The Phar Lap Mystery by S. Masson
Masson, Sophie. The Phar Lap Mystery. Sydney, Aust.: Scholastic, 2010. Print
The end notes of this historical novel describe the details of the remarkable Australian racehorse, Phar Lap, who, in the difficult times of the Great Depression, gave Australians something positive to think about. The cover image, from the collection of the State Library of Victoria, shows the big red horse in full stride, tail flying, jockey crouched behind his neck, reigns pulled tight.
While the novel tracks alongside the historical story, it is a delightfully written account presented as a two-year diary of an eleven year-old girl. Diarist, Sally Fielding, is very conscious of the fact that she is writing for posterity. She begins her September 19, 1931 entry with “Hill Stakes Day, and the best day ever! I want to write down absolutely everything, to remember it all.”
Author, Sophie Masson, who has written more than fifty juvenile novels, gives the reader a good snapshot of life in the 1930’s in urban Eastern Australia. From the “chooks” in the back yard, to the fancy hats of the well-to-do ladies at the Rosehill racecourse, to the seedy characters from the underbelly of the racing industry, Masson’s detailed descriptions help to draw us into Sally’s world. Aussie slang is sprinkled throughout the book to add to the “down-under” flavour. “Strewth”, which is a mild oath like “crikey” appears often. Sally refers to a young man with whom she is not impressed, as a “real mick”, denies that she’s a “stickybeak” when she really has been snooping and has a “slap up” lunch, which is a very good one.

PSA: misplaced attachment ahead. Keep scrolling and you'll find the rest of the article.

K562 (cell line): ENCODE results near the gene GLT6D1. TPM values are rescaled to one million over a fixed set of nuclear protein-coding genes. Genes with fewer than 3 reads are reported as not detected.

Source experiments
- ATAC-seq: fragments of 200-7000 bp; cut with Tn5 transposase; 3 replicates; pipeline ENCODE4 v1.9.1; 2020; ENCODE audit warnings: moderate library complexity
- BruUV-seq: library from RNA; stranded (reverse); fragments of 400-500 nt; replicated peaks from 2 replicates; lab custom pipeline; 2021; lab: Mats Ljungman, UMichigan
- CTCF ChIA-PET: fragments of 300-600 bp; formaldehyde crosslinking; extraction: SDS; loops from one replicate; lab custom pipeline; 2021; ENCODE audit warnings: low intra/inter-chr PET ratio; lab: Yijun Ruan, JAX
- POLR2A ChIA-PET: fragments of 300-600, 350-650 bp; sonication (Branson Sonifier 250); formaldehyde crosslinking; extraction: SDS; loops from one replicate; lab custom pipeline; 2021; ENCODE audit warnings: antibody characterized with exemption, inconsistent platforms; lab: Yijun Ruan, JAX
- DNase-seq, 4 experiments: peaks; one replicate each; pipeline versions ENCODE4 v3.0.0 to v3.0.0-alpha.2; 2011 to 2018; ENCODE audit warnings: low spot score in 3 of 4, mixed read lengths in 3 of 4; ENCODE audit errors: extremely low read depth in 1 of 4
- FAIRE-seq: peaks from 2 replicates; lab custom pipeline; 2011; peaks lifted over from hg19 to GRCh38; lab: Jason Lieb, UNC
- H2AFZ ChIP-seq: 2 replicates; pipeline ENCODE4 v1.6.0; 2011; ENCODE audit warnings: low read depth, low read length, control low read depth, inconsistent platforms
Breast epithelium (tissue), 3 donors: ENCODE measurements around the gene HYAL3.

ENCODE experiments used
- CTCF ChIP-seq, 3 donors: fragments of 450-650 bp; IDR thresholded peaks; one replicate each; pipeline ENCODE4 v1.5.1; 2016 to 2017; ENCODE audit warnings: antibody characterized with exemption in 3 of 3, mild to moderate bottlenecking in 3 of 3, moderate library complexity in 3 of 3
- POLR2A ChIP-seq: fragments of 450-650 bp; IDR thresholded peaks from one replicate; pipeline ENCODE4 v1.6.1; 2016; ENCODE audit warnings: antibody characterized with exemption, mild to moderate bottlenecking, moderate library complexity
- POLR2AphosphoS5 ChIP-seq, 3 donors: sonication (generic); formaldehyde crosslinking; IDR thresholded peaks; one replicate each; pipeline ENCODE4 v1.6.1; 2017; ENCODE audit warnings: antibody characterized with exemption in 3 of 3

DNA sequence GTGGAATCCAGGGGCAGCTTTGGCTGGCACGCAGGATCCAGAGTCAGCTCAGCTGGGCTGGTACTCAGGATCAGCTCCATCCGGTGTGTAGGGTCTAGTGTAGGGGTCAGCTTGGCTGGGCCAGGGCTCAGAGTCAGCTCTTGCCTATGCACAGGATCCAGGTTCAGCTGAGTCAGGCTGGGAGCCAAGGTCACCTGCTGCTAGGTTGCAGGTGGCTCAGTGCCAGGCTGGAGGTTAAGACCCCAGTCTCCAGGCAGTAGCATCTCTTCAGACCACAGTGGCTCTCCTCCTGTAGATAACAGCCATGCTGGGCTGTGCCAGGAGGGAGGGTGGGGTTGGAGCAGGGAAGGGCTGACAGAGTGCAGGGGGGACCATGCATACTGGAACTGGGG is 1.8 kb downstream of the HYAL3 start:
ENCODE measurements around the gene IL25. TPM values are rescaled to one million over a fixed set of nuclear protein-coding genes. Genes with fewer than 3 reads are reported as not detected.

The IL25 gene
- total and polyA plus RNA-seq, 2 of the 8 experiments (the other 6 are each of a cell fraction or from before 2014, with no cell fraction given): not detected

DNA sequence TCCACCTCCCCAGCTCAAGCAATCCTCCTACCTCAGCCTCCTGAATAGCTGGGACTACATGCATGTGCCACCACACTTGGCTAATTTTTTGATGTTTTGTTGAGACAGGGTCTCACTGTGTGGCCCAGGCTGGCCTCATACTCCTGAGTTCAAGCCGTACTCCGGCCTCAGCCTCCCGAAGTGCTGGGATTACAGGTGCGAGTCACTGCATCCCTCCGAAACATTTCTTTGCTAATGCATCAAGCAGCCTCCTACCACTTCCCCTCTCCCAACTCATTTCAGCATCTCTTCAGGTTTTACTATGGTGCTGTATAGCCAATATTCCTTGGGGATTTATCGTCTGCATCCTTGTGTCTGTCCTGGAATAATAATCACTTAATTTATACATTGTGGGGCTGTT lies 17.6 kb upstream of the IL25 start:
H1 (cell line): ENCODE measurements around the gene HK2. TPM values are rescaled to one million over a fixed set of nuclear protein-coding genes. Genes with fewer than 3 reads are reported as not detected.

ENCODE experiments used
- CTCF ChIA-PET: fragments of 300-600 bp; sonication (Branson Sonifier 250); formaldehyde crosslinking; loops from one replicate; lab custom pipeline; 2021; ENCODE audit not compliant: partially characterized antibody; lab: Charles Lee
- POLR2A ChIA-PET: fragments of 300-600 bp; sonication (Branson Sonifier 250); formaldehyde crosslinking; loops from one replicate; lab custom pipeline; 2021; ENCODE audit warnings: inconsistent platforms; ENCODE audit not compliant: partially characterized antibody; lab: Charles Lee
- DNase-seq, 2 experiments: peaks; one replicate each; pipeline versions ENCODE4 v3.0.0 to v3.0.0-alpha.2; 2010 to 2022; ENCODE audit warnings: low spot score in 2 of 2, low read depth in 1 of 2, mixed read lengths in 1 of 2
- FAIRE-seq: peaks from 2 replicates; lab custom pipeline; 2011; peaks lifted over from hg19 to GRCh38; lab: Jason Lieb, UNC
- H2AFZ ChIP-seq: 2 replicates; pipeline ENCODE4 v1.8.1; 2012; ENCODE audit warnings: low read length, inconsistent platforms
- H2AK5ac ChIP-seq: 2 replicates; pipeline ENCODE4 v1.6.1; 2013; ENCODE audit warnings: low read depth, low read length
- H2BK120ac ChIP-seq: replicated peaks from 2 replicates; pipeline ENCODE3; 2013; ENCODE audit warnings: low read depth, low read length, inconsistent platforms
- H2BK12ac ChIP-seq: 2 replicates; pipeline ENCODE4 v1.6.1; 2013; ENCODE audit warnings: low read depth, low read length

The story stretches over two years beginning with Sally’s private detective father first being engaged to try to find out who took a shot at Phar Lap and ends with Sally and her father going to America when Phar Lap is taken there to race. Sally’s diary chronicles her reactions to the various dangerous twists and turns of the case, her father’s on-again, off-again romance, and Sally’s general chatter about friends and events around her. The family’s economic struggles are ever-present. Occasionally readers are treated to a facsimile of a real newspaper article or a letter, which is “glued” into the volume, reinforcing the illusion that you really are reading someone’s diary.
Overall this is a thoroughly enjoyable read that captures your attention and holds it through to the surprising ending. The Phar Lap Mystery will appeal to readers from pre-teens through adults and especially to readers who love horses. Highly recommended for junior high and high school libraries, as well as public libraries everywhere.
Reviewer: Sandy Campbell
Highly recommended: 4 out of 4 stars
Sandy is a Health Sciences Librarian at the University of Alberta, who has written hundreds of book reviews across many disciplines. Sandy thinks that sharing books with children is one of the greatest gifts anyone can give.